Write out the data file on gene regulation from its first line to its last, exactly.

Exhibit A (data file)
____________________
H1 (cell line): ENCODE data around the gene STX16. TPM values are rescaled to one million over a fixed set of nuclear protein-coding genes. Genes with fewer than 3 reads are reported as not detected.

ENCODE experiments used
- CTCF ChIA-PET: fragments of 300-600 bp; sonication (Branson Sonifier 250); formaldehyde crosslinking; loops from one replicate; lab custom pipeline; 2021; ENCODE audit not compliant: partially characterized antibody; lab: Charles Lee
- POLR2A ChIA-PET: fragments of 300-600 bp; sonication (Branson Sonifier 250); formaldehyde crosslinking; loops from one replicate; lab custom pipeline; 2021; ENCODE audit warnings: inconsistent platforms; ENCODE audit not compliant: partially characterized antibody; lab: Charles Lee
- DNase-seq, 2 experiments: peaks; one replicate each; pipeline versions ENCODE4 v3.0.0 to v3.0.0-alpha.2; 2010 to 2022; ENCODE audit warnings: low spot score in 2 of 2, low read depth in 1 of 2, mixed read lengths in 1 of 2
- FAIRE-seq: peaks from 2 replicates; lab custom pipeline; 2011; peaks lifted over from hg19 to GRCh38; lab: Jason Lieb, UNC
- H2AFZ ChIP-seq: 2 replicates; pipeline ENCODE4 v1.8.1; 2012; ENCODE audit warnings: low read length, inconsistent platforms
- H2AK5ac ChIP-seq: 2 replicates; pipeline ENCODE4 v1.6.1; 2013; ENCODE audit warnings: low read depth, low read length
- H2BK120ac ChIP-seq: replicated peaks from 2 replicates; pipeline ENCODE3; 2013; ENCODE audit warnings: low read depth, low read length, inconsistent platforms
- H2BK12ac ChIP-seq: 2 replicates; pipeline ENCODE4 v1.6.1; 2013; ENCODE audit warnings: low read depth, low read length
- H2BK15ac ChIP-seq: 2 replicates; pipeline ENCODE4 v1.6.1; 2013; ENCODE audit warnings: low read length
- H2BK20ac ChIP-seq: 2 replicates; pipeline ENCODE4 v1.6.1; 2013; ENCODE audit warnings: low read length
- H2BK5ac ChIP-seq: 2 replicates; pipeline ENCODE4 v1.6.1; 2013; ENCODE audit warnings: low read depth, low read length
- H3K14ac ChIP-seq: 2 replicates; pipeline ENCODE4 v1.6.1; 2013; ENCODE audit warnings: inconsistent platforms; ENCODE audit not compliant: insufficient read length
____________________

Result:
H1 (cell line): ENCODE data around the gene STX16. TPM values are rescaled to one million over a fixed set of nuclear protein-coding genes. Genes with fewer than 3 reads are reported as not detected.

ENCODE experiments used
- CTCF ChIA-PET: fragments of 300-600 bp; sonication (Branson Sonifier 250); formaldehyde crosslinking; loops from one replicate; lab custom pipeline; 2021; ENCODE audit not compliant: partially characterized antibody; lab: Charles Lee
- POLR2A ChIA-PET: fragments of 300-600 bp; sonication (Branson Sonifier 250); formaldehyde crosslinking; loops from one replicate; lab custom pipeline; 2021; ENCODE audit warnings: inconsistent platforms; ENCODE audit not compliant: partially characterized antibody; lab: Charles Lee
- DNase-seq, 2 experiments: peaks; one replicate each; pipeline versions ENCODE4 v3.0.0 to v3.0.0-alpha.2; 2010 to 2022; ENCODE audit warnings: low spot score in 2 of 2, low read depth in 1 of 2, mixed read lengths in 1 of 2
- FAIRE-seq: peaks from 2 replicates; lab custom pipeline; 2011; peaks lifted over from hg19 to GRCh38; lab: Jason Lieb, UNC
- H2AFZ ChIP-seq: 2 replicates; pipeline ENCODE4 v1.8.1; 2012; ENCODE audit warnings: low read length, inconsistent platforms
- H2AK5ac ChIP-seq: 2 replicates; pipeline ENCODE4 v1.6.1; 2013; ENCODE audit warnings: low read depth, low read length
- H2BK120ac ChIP-seq: replicated peaks from 2 replicates; pipeline ENCODE3; 2013; ENCODE audit warnings: low read depth, low read length, inconsistent platforms
- H2BK12ac ChIP-seq: 2 replicates; pipeline ENCODE4 v1.6.1; 2013; ENCODE audit warnings: low read depth, low read length
- H2BK15ac ChIP-seq: 2 replicates; pipeline ENCODE4 v1.6.1; 2013; ENCODE audit warnings: low read length
- H2BK20ac ChIP-seq: 2 replicates; pipeline ENCODE4 v1.6.1; 2013; ENCODE audit warnings: low read length
- H2BK5ac ChIP-seq: 2 replicates; pipeline ENCODE4 v1.6.1; 2013; ENCODE audit warnings: low read depth, low read length
- H3K14ac ChIP-seq: 2 replicates; pipeline ENCODE4 v1.6.1; 2013; ENCODE audit warnings: inconsistent platforms; ENCODE audit not compliant: insufficient read length